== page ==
How to Improve Your Car Safety Rating
When shopping for a new car, it’s important to consider car safety ratings. These ratings indicate the likelihood of serious injury should a crash occur. They also help indicate the types of safety features that could prevent both major and minor accidents. The safer your vehicle, the safer you are as a driver. Consider, too, that the risk of accident and injury can impact your car insurance costs.
Every vehicle sold in the United States is given a safety rating. This rating is determined by the National Highway Traffic Safety Association (NHTSA), the Insurance Institute of Highway Safety (IIHS), a federal government agency, and an independent agency funded by the insurance industry. Each group conducts a series of standard tests to determine which vehicles are best equipped to prevent significant damage and injury. Collectively, these ratings help indicate to car buyers which makes and models are the safest to drive.
For example, the NHTSA conducts accident avoidance tests (how easy it is for vehicles to avoid an obstacle given its braking and emergency capabilities), roof strength, rollover resistance, rear-impact protection, and rear blind zones. The NHTSA safety rating system operates on a 5-star scale, with 5 stars indicating the highest level of safety. The rating is made of up different score components: an overall score, frontal impact, side impact, and rollover resistance.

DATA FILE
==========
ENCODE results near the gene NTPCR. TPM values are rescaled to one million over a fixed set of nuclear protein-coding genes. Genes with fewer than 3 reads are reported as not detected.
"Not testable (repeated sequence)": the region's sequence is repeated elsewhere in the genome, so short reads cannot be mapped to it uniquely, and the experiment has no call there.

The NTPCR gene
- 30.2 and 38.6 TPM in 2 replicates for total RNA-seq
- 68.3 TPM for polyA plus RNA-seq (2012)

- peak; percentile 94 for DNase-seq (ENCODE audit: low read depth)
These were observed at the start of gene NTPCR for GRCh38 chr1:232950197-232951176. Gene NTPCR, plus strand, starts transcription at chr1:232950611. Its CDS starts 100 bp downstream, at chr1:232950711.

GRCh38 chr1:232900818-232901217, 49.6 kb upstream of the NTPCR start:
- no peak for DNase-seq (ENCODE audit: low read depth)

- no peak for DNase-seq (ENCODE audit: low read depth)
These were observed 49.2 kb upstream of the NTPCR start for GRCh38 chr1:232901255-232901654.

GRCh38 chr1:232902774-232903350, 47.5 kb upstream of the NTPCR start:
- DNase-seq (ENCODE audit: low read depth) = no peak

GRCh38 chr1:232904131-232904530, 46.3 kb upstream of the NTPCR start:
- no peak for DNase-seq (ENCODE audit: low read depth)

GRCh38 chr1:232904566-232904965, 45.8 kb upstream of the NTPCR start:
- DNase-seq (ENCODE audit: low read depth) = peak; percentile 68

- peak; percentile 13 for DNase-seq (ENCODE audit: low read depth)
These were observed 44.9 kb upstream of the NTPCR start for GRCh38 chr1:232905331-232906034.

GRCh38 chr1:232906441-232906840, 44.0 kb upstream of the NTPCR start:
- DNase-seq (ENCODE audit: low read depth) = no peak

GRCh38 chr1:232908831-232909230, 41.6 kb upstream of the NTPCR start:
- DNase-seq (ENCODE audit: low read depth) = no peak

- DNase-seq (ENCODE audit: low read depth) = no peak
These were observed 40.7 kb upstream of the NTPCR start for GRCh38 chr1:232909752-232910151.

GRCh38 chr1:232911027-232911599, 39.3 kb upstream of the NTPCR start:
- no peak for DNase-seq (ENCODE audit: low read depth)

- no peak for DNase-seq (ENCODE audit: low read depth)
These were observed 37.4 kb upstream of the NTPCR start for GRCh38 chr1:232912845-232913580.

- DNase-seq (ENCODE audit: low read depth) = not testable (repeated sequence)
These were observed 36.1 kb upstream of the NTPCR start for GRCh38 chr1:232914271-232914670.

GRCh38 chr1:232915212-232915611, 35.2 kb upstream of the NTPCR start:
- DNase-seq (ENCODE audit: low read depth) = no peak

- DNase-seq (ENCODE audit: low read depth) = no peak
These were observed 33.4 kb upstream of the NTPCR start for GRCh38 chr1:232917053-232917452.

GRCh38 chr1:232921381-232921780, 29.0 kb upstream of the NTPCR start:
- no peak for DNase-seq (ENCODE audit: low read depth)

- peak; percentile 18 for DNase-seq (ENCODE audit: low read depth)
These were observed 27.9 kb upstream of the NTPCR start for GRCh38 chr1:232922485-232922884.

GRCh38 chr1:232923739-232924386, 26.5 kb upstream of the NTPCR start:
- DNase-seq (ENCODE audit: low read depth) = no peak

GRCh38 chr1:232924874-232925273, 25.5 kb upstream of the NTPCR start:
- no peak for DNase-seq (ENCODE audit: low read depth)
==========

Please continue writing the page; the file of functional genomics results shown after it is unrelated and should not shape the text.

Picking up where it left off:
Vehicles with additional safety features like back-up cameras, forward collision warnings, and lane departure warning systems help increase this star rating as well.
Specifically, a 5-star rating means that a vehicle has less than a 10% chance of causing serious injury. A 4-start rating means it has less than 11-20% chance of causing serious injury; 3-stars is a 21-35% chance of serious injury; 2-stars is a 36-45% chance of serious injury; and 1-star is a 46% chance or more of serious injury.
At first glance, it can be tricky to tell in what specific ways a five-star safety rated vehicle is safer than a vehicle rated with four stars, because the rating reflects overall safety and not individual components of performance. Also note that these ratings are only comparative when between the same category of vehicle. So, a 4-star SUV can’t be compared to a 3-star sedan. It’s better to compare a 4-start SUV to a 3-star SUV.
The IIHS safety rating system looks for similar safety features, and evaluates vehicles for five different categories. Instead of stars, vehicles that perform well in each of the five categories receive the IIHS Top Safety Pick Designation. They conduct two frontal crash tests and one side impact crash test, along with rollover resistance and how well seats and head restraints protect people when a vehicle is hit from behind. Additionally, the IIHS will conduct a front crash prevention test.
To improve your car safety rating, become an informed buyer. You can look up every vehicle’s safety rating from Kelly Blue Book, the auto industry’s resource for essentially any and all information about every vehicle manufactured. You can also find breakdowns of safety ratings from Safecar.gov and Mototrend.com. You should also look for specific safety features that are on the cutting-edge of safety technology, like blind spot detection, automatic pedestrian breaking, and corrective steering. When shopping for a vehicle at a dealership, be upfront about your interest in suitable safety ratings, so that your salesperson can focus you on the vehicles that meet your criteria.
If you’re concerned about how a vehicle’s car safety rating could impact your car insurance, reach out to Schechner Lifson Corporation to talk with a trusted insurance professional.